My mother standing engulfed in flame outside the choir room and telling me to get into the car before the end of the school day and telling me that she had been tracking all of my emails for years and that she found the curve of your ass and that she was going to file statutory rape because you were 18 and how dare I because I was too young to understand and how dare I because she didn’t even know who you were and how dare I because she couldn’t do this anymore and how dare I because now she had to get my father involved.
Her outing me to my father in a wild rage of showmanship (my father HAD to talk to me about it HAD to tell me he didn’t believe me HAD to say it was just a phase).
My first symphony being turned into chaos. I had to sit there while she probed, diminished and ripped at our experience that was nothing but gentle and playful and kind. She taught me that kindness and intimacy and appreciation should be met with shame, terror, pain. Taught me that any sex, even the sweetest and most caring was akin to rape. That gay sex was a violent act. That gay sex was a crime. She taught me this. Not the men who would actually hurt and sometimes take what wasn’t theirs.
You reached over the 2 feet of darkness to where I was laying, in awe of you. When your palm met my navel, you squeezed the softness around my middle and told me how much you liked it. No other lover has decidedly taken fist fulls of the parts of my anatomy that make me wand to hide and I’m realizing now that it might not be because they didn’t want to but because I wouldn’t let them.
Ending my relationship with you. They told me what to say. Told me how to say it. You were too old. I was too young to know what else to do.
You are still the freest I have ever been. I dream about lemonade
and I remember.
strewn on the battlefield of
What should have been
My body spilt in two
The stillness of a river
And who I thought I’d be
orbiting the tinniest nucleus of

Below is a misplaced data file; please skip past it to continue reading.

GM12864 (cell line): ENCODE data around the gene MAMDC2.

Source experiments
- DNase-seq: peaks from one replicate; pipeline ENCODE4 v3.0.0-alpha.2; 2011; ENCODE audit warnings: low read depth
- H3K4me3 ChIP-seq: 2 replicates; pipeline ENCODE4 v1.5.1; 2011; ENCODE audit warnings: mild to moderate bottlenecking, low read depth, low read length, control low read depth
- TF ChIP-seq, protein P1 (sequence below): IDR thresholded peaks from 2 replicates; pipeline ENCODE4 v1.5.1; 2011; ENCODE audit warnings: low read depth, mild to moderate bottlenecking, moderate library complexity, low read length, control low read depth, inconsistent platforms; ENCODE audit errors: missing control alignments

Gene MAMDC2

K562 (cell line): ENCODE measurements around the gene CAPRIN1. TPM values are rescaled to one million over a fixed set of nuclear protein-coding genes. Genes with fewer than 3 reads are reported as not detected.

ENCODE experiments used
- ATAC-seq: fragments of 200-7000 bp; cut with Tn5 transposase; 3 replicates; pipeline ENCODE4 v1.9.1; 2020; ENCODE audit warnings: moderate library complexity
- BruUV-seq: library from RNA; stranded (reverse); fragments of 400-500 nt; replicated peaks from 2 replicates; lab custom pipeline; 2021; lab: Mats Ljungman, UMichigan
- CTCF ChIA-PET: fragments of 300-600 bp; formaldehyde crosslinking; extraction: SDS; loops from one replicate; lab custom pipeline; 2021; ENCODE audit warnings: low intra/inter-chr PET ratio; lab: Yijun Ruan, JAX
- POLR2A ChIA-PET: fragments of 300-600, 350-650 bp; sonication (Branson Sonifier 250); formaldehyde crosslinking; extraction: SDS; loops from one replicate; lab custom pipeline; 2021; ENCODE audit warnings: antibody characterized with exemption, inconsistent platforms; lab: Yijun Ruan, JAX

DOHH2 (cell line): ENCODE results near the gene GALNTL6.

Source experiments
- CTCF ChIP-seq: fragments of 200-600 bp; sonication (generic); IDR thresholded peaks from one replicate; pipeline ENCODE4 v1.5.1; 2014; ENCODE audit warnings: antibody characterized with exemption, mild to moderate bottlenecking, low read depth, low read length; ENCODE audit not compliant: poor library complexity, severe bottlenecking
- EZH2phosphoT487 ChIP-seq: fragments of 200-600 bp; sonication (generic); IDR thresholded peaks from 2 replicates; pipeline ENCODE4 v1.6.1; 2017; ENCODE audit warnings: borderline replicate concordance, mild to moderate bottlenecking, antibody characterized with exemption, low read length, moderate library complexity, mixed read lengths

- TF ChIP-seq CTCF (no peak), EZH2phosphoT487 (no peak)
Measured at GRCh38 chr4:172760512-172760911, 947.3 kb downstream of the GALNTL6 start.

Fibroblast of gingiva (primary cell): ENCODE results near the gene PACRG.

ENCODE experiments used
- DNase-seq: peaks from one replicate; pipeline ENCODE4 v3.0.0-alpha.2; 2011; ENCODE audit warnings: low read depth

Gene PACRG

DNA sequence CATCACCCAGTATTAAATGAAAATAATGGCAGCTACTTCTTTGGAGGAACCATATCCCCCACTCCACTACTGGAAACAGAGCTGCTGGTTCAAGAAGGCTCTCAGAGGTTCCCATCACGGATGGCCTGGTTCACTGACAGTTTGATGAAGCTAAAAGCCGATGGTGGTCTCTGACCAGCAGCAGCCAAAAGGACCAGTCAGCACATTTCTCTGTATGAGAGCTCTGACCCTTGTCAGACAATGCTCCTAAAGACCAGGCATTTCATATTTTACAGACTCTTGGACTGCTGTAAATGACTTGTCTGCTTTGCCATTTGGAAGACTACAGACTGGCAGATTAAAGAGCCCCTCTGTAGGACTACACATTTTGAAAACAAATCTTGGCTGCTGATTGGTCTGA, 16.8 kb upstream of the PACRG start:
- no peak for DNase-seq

whispers from behind my retina
forced upon me
like a cloud of frankincense
ceremoniously mangled into
Tapped on my angelic shoulder
I wait for the psalm
I memorized before words had meaning
a frozen intake of air
you are not enough.
the use of humor, irony, exaggeration, or ridicule to expose and criticize people's stupidity or vices.
“You grow up the day you have the first real laugh at yourself.”- Ethel Barrymore
Hey there, and thank you for coming to the theatre!
I would like to begin my Director’s note by acknowledging that this performance is taking place on the unceded lands of the Munsee Lenape people along the Mahicantuck River. I honor the Munsee Lenape of the past, present and future so that I may unwind myself from the consciousness that says “this land is my land.”
In the history of the American Musical, only 10 shows have been awarded The Pulitzer Prize in Drama. Yes, Hamilton is one of them but so too is the show you are about to see; How to Succeed in Business Without Really Trying. Revolutionary for its time, How to Succeed... pointed a finger directly at the corrupt and questionable practices of the men and women (but mostly the men) who walked directly from their offices on Madison Avenue and Wall Street to see this musical in the 46th Street Theater in 1961. It was a biting satire written for and about the business professionals of New York City; those who had made a lifestyle of having “dinner and a show” during Broadway’s golden age.
And yet over time, with subsequent star-studded revivals and countless High School productions, How to Succeed has fallen to the ill fate of becoming nostalgic, Once a hilarious commentary on sexism, elitism and corruption, it is now, at times, produced to feel a sense of “the good old days.” When I was approached to direct this production, my first thought was “it’s not the show I would have chosen right now.” Most storytelling professionals are awakening to the fact that representation really does matter and I couldn’t fathom staging depictions of sexual misconduct that would be laughed at or (scariest of all) applauded.
What I have realized through this production and the incredibly mindful work of the students, is that I had underestimated the initial intent of the show and the power of laughter. It is my sincere hope to position this show as a satirical battle cry so that we may laugh uproariously at the absurdity of human nature as an entry point into activism and change. Though satire is an exaggeration, I want to be sure to acknowledge that we are exaggerating practices that are still common in the workplace today. 38% of women have experienced sexual harassment in their place of work and 3 out of 4 cases go unreported for fear of becoming one of the 55% of victims who experience retaliation after speaking up (1).